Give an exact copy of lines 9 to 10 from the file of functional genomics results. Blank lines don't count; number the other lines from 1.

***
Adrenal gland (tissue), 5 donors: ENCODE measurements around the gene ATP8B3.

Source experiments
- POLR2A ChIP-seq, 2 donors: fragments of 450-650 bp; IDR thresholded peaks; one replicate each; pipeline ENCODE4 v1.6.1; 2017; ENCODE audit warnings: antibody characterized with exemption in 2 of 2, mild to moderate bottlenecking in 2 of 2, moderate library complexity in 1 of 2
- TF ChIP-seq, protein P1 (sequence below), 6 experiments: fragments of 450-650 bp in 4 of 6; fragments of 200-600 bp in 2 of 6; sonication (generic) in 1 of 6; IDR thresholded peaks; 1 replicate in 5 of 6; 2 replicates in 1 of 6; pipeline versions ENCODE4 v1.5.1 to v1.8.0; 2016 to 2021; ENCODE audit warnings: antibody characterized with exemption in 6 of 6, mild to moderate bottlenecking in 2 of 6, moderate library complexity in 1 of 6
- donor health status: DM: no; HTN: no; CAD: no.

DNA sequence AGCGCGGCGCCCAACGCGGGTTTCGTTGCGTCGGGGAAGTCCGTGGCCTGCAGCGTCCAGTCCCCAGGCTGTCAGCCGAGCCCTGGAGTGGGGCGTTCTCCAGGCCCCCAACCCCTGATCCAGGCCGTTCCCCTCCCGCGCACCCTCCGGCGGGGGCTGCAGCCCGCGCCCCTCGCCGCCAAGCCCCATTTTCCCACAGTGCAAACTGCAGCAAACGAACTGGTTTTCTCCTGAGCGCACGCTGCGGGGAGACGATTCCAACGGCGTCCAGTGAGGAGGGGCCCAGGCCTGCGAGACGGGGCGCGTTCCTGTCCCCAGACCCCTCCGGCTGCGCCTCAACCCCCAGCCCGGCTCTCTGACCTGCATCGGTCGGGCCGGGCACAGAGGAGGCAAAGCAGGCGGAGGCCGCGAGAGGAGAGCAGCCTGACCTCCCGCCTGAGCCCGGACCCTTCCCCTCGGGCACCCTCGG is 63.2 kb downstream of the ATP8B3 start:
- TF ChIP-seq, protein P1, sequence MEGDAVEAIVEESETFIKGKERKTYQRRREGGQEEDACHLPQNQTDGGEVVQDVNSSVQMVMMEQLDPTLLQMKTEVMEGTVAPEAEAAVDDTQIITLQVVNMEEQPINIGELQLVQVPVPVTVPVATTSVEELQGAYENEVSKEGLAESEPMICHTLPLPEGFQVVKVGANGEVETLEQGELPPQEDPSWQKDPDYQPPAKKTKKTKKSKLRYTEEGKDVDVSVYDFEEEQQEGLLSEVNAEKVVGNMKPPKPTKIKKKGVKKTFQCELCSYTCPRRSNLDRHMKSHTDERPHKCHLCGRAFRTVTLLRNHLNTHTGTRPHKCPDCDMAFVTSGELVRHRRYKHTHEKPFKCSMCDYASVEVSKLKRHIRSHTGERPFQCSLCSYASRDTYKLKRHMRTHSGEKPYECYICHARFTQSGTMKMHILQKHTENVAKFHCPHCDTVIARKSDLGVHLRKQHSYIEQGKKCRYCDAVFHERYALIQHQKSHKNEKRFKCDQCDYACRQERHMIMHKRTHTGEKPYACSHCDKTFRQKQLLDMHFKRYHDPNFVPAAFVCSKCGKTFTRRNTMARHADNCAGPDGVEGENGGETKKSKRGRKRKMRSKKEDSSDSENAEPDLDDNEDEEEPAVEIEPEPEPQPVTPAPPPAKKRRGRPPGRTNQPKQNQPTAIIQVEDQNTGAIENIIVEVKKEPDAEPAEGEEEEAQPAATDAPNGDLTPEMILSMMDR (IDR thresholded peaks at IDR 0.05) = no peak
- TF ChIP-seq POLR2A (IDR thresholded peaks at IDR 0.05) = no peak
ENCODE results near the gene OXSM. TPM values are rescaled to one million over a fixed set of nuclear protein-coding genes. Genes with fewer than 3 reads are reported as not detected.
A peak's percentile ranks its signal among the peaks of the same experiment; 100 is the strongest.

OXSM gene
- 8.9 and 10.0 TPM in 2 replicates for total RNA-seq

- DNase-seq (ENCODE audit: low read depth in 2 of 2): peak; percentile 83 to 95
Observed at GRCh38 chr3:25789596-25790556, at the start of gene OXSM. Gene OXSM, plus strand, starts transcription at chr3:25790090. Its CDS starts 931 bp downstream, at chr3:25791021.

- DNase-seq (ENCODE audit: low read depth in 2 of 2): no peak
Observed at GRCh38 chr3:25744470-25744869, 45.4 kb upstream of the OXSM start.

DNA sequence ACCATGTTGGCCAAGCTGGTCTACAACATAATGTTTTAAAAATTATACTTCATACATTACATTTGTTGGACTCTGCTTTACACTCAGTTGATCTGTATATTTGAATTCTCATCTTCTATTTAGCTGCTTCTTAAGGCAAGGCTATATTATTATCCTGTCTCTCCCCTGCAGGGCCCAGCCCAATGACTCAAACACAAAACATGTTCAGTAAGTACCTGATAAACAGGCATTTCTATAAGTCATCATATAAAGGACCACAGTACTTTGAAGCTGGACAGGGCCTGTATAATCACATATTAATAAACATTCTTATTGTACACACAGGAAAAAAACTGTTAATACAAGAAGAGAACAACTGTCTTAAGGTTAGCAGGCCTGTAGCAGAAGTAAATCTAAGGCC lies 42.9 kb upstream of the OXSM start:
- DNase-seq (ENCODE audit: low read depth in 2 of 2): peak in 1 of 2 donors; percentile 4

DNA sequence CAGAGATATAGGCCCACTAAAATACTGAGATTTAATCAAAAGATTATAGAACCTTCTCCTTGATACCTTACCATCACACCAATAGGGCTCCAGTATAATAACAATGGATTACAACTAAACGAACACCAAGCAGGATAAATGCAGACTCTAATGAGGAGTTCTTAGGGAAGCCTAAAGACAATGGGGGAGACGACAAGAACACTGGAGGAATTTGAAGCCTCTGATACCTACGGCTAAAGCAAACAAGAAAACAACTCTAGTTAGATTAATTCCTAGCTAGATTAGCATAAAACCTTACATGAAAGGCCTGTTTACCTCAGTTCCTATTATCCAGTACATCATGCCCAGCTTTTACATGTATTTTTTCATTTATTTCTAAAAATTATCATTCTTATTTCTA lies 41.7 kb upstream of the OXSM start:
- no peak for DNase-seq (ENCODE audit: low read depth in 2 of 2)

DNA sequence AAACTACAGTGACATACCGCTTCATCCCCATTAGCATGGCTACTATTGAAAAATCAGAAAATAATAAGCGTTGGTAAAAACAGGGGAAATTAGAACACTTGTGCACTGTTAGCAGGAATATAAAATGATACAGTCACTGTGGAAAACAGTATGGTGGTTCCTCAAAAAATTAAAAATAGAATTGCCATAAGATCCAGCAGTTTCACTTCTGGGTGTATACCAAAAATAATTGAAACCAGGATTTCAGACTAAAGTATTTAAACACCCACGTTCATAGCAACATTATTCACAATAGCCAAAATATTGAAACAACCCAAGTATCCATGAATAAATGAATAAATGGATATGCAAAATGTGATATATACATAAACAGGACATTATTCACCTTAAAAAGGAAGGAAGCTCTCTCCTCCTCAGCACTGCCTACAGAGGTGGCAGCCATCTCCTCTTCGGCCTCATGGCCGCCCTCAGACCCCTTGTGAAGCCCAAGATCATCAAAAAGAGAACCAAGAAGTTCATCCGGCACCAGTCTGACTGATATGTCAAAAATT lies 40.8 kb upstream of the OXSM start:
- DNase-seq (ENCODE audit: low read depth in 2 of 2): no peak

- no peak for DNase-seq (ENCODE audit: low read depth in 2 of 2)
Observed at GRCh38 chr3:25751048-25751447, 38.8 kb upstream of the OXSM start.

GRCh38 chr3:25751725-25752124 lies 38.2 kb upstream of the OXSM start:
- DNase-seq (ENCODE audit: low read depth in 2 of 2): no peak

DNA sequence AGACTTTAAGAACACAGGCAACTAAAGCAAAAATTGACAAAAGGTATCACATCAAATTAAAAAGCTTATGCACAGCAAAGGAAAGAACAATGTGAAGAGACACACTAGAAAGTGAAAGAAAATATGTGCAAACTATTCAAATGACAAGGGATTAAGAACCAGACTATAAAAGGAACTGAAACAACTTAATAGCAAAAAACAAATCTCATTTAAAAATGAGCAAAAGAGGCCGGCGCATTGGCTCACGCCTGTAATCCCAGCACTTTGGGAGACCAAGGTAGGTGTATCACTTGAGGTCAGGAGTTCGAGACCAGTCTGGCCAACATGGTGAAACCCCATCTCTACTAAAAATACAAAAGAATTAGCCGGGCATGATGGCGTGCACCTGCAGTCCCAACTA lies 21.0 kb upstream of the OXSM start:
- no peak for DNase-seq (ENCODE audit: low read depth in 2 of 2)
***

ENCODE results near the gene OXSM. TPM values are rescaled to one million over a fixed set of nuclear protein-coding genes. Genes with fewer than 3 reads are reported as not detected.
A peak's percentile ranks its signal among the peaks of the same experiment; 100 is the strongest.